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RULE 19-301.3. DILIGENCE (1.3)

West's Annotated Code of MarylandMaryland Rules

West's Annotated Code of Maryland
Maryland Rules
Title 19. Attorneys
Chapter 300. Maryland Attorneys' Rules of Professional Conduct
Client-Attorney Relationship [Rules 19-301.1 to 19-301.18]
MD Rules Attorneys, Rule 19-301.3
RULE 19-301.3. DILIGENCE (1.3)
An attorney shall act with reasonable diligence and promptness in representing a client.
COMMENT
[1] An attorney should pursue a matter on behalf of a client despite opposition, obstruction or personal inconvenience to the attorney, and may take whatever lawful and ethical measures are required to vindicate a client's cause or endeavor. An attorney must also act with commitment and dedication to the interests of the client and with zeal in advocacy upon the client's behalf. An attorney is not bound, however, to press for every advantage that might be realized for a client. For example, an attorney may have authority to exercise professional discretion in determining the means by which a matter should be pursued. See Rule 19-301.2 (1.2). The attorney's duty to act with reasonable diligence does not require the use of offensive tactics or permit treating any person involved in the legal process without courtesy and respect.
[2] An attorney's workload must be controlled so that each matter can be handled competently.
[3] Perhaps no professional shortcoming is more widely resented than procrastination. A client's interests often can be adversely affected by the passage of time or the change of conditions; in extreme instances, as when an attorney overlooks a statute of limitations, the client's legal position may be destroyed. Even when the client's interests are not affected in substance, however, unreasonable delay can cause a client needless anxiety and undermine confidence in the attorney's trustworthiness. An attorney's duty to act with reasonable promptness, however, does not preclude the attorney from agreeing to a reasonable request for a postponement that will not prejudice the attorney's client.
[4] Unless the relationship is terminated as provided in Rule 19-301.16 (1.16), an attorney should carry through to conclusion all matters undertaken for a client. If an attorney's employment is limited to a specific matter, the relationship terminates when the matter has been resolved. If an attorney has served a client over a substantial period in a variety of matters, the client sometimes may assume that the attorney will continue to serve on a continuing basis unless the attorney gives notice of withdrawal. Doubt about whether a client-attorney relationship still exists should be clarified by the attorney, preferably in writing, so that the client will not mistakenly suppose the attorney is looking after the client's affairs when the attorney has ceased to do so. For example, if an attorney has handled a judicial or administrative proceeding that produced a result adverse to the client and the attorney and client have not agreed that the attorney will handle the matter on appeal, the attorney must consult with the client about the possibility of appeal before relinquishing responsibility for the matter. See Rule 19-301.4 (1.4). Similarly, the attorney must inform the client if, following a result favorable to the client, another party files an appeal. Whether the attorney is obligated to prosecute the appeal for the client depends on the scope of the representation the attorney has agreed to provide to the client. See Rule 19-301.2 (1.2).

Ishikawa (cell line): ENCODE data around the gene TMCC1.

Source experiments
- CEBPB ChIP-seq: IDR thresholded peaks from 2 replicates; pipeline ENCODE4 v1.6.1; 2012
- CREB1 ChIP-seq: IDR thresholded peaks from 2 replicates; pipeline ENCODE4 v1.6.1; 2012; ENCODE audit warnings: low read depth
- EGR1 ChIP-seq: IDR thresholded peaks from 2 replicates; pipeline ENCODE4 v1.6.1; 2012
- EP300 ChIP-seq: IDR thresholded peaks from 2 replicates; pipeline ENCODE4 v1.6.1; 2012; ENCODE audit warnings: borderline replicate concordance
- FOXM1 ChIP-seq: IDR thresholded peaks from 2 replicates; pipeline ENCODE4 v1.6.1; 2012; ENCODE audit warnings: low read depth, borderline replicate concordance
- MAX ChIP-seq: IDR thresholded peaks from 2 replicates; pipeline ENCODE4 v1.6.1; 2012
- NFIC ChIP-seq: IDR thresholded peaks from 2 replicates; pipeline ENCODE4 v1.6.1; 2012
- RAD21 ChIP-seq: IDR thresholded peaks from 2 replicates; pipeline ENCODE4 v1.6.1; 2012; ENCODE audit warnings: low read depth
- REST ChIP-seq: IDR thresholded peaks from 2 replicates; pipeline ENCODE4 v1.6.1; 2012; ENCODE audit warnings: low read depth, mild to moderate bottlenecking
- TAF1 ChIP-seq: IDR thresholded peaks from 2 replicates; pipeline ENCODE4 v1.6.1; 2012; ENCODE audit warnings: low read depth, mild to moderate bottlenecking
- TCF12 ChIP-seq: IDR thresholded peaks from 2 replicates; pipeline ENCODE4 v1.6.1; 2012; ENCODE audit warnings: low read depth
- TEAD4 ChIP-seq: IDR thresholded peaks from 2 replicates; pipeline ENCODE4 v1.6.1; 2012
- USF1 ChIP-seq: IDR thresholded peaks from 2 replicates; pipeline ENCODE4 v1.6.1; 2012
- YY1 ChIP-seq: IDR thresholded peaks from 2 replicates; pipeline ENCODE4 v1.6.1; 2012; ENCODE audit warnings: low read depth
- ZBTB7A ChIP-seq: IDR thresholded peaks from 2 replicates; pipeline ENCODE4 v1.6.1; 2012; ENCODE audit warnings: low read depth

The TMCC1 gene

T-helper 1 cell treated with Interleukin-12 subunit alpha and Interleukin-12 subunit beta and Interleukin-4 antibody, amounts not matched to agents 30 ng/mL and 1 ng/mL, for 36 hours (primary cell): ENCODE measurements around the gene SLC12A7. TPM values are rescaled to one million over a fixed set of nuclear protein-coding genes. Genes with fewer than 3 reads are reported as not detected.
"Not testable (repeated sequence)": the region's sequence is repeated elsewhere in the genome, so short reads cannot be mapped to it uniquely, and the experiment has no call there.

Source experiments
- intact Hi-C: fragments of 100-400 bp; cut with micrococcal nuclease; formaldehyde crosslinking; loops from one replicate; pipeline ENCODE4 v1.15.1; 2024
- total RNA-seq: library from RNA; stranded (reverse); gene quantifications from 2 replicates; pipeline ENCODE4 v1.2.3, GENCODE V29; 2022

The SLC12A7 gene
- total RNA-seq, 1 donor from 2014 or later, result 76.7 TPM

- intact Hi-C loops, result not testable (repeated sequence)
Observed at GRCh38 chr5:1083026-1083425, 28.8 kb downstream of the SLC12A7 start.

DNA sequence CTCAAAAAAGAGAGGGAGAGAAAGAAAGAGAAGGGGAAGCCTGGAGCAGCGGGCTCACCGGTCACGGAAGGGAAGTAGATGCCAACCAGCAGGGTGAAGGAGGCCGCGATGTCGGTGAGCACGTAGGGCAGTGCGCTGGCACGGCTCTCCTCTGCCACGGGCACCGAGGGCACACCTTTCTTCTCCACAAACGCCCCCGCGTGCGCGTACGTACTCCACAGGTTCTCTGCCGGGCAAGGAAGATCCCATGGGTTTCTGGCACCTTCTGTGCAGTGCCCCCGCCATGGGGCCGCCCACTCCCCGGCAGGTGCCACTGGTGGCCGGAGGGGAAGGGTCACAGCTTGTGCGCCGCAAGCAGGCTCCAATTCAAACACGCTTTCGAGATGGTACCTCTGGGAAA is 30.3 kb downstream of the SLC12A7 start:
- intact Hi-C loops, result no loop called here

[5] To prevent neglect of client matters in the event of a sole practitioner's death or disability, the duty of diligence may require that each sole practitioner prepare a plan, in conformity with applicable rules, that designates another competent attorney to review client files, notify each client of the attorney's death or disability, and determine whether there is a need for immediate protective action. Cf. Md. Rule 19-734 (providing for appointment of a conservator to inventory the files of an attorney who is deceased or has abandoned the practice of law, and to take other appropriate action to protect the attorney's clients in the absence of a plan to protect clients' interests).
Model Rules Comparison: Rule 19-301.3 (1.3) is substantially similar to the language of the Ethics 2000 Amendments to the ABA Model Rules of Professional Conduct except for Comment [5], which incorporates Maryland law.

Credits

[Adopted June 6, 2016, eff. July 1, 2016.]
MD R Attorneys, Rule 19-301.3, MD R ATTORNEYS Rule 19-301.3
Current with amendments received through June 15, 2020.
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